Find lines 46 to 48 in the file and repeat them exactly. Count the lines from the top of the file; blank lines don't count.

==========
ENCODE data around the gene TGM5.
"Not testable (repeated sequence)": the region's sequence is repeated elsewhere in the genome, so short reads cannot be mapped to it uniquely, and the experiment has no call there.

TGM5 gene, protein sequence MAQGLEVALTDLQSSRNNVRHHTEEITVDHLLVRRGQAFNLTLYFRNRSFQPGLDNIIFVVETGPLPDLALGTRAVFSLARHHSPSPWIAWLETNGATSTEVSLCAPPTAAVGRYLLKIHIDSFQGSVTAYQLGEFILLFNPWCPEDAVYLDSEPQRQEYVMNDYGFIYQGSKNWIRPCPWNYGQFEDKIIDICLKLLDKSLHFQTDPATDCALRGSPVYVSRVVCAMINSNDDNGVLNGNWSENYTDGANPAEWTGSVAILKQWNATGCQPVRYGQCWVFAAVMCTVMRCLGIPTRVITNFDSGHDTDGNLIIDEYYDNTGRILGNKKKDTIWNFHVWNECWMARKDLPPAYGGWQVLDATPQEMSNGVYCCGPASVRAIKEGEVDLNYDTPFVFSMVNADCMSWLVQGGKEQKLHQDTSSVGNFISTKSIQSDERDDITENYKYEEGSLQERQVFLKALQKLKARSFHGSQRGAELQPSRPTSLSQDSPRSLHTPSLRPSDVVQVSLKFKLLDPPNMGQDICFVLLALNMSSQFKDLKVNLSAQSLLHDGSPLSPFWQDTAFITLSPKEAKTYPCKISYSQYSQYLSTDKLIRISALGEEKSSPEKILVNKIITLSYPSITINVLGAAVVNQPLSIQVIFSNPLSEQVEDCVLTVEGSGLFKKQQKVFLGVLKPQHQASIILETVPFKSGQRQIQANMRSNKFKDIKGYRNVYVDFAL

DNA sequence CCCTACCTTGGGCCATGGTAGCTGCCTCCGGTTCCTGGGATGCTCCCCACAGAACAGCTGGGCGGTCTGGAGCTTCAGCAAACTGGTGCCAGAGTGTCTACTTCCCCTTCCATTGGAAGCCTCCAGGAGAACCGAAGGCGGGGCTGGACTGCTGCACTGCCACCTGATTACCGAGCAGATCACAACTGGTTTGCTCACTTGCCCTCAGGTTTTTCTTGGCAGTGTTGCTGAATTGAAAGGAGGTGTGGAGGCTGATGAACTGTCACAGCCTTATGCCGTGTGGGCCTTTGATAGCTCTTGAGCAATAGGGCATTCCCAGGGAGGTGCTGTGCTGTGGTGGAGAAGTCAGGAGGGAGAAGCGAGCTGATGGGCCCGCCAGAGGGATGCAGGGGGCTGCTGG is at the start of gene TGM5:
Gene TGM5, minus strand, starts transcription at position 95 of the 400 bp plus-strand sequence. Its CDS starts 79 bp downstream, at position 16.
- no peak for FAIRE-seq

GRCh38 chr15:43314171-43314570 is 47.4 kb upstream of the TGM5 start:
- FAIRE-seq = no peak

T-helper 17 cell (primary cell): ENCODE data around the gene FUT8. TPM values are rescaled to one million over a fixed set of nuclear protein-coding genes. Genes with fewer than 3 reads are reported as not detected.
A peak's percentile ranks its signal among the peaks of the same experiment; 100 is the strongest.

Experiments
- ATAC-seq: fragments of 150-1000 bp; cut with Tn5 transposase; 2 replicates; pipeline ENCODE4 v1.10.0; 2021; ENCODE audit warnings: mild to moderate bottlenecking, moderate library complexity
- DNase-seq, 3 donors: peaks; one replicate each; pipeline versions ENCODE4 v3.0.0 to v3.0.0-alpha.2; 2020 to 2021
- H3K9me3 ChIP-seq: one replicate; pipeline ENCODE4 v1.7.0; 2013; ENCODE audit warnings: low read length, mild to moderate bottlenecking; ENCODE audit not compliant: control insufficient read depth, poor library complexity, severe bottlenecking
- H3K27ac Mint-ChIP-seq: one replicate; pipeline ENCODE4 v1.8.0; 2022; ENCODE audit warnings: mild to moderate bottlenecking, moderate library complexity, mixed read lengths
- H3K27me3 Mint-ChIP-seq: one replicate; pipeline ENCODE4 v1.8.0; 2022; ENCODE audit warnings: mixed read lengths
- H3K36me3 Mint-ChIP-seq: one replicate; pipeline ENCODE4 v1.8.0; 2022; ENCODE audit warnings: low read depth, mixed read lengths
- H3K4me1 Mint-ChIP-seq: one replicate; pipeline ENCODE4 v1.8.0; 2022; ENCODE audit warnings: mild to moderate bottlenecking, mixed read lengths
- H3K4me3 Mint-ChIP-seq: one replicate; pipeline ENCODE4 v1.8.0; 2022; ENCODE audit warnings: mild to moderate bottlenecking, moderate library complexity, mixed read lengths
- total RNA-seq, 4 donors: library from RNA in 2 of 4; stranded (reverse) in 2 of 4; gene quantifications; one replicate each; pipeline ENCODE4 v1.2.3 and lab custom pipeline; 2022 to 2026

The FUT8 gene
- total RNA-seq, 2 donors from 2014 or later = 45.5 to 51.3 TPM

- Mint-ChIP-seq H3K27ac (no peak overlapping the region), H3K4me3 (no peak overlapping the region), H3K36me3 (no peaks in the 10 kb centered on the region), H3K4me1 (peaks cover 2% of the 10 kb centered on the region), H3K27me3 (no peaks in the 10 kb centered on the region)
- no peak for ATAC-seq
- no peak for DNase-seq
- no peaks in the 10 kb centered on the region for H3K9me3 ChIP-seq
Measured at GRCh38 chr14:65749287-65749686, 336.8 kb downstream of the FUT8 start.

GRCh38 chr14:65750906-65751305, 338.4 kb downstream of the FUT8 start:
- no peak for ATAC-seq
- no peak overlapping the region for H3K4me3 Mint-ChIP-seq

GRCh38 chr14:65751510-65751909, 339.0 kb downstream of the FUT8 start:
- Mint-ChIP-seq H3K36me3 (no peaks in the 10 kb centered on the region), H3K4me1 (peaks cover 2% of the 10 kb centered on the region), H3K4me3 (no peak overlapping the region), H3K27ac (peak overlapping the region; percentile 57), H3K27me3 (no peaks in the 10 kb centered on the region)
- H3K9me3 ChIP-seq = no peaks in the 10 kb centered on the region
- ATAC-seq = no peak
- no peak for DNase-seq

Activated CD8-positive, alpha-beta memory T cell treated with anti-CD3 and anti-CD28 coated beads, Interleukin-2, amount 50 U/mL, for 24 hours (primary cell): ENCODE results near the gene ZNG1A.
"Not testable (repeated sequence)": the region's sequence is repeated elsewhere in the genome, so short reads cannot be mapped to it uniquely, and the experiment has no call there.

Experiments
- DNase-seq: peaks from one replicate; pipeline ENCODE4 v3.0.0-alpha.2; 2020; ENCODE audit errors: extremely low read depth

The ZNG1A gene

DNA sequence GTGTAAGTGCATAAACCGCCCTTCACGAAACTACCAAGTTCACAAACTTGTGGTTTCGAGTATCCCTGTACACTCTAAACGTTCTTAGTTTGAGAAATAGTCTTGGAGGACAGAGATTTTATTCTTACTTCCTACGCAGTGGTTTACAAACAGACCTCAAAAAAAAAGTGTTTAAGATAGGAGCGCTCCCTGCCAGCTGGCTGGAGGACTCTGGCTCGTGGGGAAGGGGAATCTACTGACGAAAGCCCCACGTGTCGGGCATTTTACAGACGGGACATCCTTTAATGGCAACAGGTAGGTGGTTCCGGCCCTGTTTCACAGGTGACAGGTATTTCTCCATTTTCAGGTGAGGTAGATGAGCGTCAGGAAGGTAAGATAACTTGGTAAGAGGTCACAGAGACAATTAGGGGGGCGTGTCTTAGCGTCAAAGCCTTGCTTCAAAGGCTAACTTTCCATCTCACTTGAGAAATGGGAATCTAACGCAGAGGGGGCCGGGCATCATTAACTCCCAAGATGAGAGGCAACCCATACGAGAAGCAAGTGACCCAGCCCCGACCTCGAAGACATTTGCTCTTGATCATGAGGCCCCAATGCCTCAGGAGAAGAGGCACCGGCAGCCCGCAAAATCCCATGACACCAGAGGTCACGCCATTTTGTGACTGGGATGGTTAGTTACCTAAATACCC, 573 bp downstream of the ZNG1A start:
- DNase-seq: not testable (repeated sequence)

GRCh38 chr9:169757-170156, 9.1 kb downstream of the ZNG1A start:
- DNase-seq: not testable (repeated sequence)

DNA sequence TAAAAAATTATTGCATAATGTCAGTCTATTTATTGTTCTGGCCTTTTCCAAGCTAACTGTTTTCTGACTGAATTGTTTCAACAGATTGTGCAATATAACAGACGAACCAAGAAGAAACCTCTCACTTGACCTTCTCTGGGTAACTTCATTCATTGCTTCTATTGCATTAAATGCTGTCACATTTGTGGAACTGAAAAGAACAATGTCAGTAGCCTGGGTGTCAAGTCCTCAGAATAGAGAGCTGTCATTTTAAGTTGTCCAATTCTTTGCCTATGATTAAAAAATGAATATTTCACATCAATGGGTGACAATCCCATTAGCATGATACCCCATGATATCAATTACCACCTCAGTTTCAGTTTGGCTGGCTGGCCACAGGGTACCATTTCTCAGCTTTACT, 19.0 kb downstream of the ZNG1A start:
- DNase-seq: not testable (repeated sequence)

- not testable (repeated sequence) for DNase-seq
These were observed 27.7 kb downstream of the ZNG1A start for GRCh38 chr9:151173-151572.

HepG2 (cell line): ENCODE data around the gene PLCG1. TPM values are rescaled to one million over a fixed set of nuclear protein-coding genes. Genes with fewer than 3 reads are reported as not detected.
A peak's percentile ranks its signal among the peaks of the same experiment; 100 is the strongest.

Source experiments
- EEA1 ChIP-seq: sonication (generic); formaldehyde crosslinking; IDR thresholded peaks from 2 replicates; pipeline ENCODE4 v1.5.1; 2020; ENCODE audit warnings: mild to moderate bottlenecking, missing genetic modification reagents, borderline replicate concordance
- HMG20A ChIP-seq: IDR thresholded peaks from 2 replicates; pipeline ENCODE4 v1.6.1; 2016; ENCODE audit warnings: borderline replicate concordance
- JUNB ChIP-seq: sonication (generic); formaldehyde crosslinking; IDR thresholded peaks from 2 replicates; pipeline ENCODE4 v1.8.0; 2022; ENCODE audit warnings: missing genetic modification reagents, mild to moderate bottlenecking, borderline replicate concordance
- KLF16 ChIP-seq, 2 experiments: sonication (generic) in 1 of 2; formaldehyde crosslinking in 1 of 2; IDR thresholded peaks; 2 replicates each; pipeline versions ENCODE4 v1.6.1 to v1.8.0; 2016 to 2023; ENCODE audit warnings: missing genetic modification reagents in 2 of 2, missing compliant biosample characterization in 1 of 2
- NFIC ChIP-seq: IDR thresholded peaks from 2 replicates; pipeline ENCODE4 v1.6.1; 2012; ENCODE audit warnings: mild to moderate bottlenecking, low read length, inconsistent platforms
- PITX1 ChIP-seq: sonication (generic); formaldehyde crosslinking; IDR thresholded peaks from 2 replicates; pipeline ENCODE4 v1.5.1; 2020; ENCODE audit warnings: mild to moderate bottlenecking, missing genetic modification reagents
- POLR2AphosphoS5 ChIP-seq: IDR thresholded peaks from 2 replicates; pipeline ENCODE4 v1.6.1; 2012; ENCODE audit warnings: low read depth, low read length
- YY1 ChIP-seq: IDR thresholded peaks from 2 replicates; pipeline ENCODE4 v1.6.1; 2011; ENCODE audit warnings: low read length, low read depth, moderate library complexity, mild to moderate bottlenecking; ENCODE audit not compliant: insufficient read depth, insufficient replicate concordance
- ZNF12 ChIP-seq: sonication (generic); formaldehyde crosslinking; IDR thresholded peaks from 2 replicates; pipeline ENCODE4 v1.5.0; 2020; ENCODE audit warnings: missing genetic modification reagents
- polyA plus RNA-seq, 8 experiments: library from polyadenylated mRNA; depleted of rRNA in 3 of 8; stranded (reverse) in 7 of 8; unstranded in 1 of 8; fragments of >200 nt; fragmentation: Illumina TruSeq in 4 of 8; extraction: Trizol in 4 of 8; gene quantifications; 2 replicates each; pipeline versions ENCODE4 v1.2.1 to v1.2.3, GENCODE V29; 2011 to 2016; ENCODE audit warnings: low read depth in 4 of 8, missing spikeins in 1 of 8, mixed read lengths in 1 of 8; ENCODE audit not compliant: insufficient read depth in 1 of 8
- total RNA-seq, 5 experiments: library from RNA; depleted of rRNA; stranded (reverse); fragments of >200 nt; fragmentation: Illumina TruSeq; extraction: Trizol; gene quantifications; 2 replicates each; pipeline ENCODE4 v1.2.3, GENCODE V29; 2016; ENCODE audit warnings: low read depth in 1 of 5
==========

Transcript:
- DNase-seq: not testable (repeated sequence)

- not testable (repeated sequence) for DNase-seq
These were observed 27.7 kb downstream of the ZNG1A start for GRCh38 chr9:151173-151572.